For each country or bloc we dene ve series: s the natural log of the(nominal, end period) exchange rate measured in terms of foreigncurrency per one unit of the base currency (the US dollar) for country,i the nominal representative short term interest rate, m the moneysupply (mostly narrow money), p consumer prices and y real GDP.Note we construct the forward exchange rate used in the EMH modelassuming covered interest rate parity and therefore use the exchangerate and interest rates. All the data used in the analysis are in naturallogarithms, the main source of data is the International MonetaryFund where the precise denitions, sources and transformations aredescribed in the Data appendix.

4.2. Weights, forecasting and components

We consider two sets of weights. First, we use the RLSW schemediscussed in Section 3.1, applied recursively, following Jore et al.(2010). Second, we use equal weights (EQW), dened as 1/M.

The exact computational methods for the forecasts are provided inAppendix A. Briey, each individual model is used to produce h-stepahead forecasts via the direct approach; see the discussion byMarcellino et al. (2003). Given si,t + h is our variable of interest, weforecast using information available at time t, where analyticalexpressions provide us with a predictive density for each modelg(si,,h|Im,). These are then combined using the aforementioned setsof weights. All of the features of interest in the tables below arefunctions of these predictive densities (i.e. point forecasts are themeans of these densities, etc.). Note in Eq. (1) the time effect dummy,htj , will enter the predictive regression contemporaneously. Hence inorder to construct the h-period ahead forecast of the exchange ratechange we forecast this term, following EMW, by using the recursivemean 14

4k1^

jtk;h.

We also allow for a single structural break of unknown timing in

each panel component. In order to reduce the computational burden,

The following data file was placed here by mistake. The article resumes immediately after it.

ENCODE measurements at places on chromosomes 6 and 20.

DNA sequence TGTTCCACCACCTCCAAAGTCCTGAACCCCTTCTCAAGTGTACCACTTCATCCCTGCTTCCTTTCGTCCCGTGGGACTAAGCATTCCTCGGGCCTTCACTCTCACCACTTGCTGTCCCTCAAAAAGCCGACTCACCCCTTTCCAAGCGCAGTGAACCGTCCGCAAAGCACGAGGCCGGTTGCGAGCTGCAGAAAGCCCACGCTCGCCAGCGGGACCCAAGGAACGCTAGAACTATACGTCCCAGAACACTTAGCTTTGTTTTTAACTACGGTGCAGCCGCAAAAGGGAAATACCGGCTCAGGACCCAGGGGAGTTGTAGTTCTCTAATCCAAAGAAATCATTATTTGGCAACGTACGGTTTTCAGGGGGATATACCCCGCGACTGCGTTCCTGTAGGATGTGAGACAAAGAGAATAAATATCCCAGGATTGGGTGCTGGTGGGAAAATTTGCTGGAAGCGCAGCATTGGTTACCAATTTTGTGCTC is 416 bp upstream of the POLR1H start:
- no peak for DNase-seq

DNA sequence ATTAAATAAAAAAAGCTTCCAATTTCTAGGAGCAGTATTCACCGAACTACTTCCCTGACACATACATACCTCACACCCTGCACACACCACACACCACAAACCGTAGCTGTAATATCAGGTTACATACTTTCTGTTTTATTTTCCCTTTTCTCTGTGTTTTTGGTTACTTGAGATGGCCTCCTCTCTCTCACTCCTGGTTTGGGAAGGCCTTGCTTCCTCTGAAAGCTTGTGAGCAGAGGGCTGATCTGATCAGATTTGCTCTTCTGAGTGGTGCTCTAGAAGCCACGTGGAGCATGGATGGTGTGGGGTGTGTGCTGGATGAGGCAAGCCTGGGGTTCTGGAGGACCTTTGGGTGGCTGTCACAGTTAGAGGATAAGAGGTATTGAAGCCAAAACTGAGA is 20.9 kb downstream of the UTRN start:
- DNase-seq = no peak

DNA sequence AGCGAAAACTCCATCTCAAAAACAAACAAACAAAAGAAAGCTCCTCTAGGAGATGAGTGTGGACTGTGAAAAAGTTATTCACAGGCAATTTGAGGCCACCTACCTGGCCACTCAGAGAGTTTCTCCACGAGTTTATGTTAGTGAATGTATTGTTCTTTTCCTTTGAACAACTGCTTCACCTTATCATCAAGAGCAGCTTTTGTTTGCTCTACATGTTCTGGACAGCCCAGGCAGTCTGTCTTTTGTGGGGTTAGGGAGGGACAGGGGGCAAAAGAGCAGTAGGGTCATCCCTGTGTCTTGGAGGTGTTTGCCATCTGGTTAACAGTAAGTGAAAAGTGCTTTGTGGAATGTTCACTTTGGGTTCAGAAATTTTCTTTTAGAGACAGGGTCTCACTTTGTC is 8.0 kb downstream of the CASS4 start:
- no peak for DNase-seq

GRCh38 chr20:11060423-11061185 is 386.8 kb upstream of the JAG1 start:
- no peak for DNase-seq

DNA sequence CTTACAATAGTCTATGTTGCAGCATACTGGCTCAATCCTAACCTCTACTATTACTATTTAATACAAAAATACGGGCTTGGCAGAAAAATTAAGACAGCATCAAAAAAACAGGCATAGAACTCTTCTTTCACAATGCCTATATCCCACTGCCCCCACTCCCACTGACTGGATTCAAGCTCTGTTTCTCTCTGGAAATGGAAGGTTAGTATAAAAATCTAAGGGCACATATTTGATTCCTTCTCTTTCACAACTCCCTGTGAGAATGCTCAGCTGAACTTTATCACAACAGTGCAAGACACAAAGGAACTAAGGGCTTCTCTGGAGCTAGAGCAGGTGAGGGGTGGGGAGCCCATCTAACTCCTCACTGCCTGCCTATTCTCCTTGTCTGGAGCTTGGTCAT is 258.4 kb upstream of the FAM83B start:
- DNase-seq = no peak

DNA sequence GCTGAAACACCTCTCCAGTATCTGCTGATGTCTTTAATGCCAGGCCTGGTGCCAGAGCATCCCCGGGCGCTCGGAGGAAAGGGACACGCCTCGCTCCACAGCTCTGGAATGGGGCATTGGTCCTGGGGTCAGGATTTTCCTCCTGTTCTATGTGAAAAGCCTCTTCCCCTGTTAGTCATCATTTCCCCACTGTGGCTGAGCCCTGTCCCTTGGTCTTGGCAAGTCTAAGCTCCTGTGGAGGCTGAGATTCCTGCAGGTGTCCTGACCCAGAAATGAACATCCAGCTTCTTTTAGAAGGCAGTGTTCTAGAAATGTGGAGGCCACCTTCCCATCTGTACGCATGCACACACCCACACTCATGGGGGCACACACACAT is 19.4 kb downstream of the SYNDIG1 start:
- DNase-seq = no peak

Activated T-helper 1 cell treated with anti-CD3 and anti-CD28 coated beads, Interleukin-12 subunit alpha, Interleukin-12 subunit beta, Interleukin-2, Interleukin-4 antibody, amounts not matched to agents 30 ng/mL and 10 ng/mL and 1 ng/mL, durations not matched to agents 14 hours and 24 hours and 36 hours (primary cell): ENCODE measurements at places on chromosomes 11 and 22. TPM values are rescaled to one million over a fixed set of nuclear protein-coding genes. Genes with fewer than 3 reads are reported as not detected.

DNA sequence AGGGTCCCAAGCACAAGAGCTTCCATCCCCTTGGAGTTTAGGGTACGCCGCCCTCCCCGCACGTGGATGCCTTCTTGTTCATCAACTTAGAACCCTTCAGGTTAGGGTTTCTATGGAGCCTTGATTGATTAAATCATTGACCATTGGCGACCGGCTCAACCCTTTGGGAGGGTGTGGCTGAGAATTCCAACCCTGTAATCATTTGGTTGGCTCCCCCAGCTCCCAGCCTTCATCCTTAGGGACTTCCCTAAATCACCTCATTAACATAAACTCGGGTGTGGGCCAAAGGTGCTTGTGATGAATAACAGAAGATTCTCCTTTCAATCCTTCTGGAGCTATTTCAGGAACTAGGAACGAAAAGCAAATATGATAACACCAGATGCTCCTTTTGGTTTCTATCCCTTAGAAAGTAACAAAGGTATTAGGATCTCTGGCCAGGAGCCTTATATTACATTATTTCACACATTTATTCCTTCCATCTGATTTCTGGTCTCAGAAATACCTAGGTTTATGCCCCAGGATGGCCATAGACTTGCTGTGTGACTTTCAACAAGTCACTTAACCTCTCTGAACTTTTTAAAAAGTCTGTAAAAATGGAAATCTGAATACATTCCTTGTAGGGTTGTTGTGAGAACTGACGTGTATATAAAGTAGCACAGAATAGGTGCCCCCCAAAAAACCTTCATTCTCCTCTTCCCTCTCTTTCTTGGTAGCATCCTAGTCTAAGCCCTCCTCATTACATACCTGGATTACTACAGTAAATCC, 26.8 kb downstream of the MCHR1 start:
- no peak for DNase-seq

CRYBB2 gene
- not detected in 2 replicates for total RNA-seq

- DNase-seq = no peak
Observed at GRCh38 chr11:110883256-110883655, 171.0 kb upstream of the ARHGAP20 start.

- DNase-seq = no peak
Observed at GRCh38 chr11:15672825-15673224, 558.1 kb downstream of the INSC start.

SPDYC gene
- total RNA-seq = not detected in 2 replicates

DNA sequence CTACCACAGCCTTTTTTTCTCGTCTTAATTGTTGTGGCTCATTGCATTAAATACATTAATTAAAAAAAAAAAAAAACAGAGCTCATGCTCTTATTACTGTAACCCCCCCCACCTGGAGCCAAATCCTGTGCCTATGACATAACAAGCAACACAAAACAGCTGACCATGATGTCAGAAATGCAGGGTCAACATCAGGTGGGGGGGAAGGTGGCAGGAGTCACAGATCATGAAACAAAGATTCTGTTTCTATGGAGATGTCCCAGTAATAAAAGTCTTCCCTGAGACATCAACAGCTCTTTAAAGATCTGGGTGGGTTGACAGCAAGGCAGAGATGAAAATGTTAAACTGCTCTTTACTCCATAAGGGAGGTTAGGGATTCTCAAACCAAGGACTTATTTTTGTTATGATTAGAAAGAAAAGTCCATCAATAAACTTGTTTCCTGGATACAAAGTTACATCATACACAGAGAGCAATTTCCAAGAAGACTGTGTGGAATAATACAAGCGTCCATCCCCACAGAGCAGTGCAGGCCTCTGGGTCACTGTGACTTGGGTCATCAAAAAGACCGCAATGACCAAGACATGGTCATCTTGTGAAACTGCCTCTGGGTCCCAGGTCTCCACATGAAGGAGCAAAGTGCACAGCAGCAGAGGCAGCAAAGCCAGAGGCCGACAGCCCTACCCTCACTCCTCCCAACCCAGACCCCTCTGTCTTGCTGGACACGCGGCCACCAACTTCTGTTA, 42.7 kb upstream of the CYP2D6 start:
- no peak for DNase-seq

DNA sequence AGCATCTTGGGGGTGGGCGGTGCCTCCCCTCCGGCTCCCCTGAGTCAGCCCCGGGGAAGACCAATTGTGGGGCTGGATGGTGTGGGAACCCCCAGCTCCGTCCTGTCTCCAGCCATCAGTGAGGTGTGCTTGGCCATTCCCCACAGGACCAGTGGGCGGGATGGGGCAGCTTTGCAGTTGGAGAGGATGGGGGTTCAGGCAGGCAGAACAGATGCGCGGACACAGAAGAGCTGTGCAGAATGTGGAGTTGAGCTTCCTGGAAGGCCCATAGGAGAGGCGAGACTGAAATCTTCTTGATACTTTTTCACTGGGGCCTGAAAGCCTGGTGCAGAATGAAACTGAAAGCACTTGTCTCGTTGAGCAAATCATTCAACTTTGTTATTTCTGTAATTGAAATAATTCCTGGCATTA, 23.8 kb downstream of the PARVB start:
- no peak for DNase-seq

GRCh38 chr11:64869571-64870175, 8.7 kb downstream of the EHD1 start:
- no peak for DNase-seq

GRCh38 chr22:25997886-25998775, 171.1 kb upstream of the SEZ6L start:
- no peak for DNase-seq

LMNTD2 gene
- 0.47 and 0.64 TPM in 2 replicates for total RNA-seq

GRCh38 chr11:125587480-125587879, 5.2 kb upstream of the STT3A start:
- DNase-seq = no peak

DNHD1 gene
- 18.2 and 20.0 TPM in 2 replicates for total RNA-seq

the break date is restricted to occur before the start of the evaluationperiod, , with at least 30% of the sample used for post-break in-sample estimation of each component.10 The break occurs in theconditional mean and the variance for both equations. For forecast

36 A. Garratt, E. Mise / Economic Modelling 37 (2014) 3240horizon h=1we consider K=33 component models for eachmeasureof the J=11 fundamental models considered. Hence the predictives forthe exchange rate ensembles combine M = 363 componentspecications for each observation in the evaluation period. For forecasthorizons h=4, 8M equals 330 and 276 respectively.

For h=1, 4 and 8 the rst recursions begins in 1990q2, 1991q1 and1992q1 respectively and all end in 1999q4. The last recursions begin inthe same periods and end for h= 1, 4 and 8 in 2008q3, 2007q4 and2006q4 respectively. Given the relatively small numbers of evaluationperiods this allow (36, 33 and 29 respectively) we set =4, allowinga training period of four quarters. Note, we also have computed resultsusing a rolling window of 40 and the results are qualitatively verysimilar. Therefore for h = 1, our out-of-sample density forecastevaluation period is: ;; where 2001q1 and 2008q4(32 observations). For h = 4, 2001q4 and 2008q4 (29observations) and for h = 8, 2002q4 and 2008q4 (25observations).

5. Empirical results: point and interval forecasts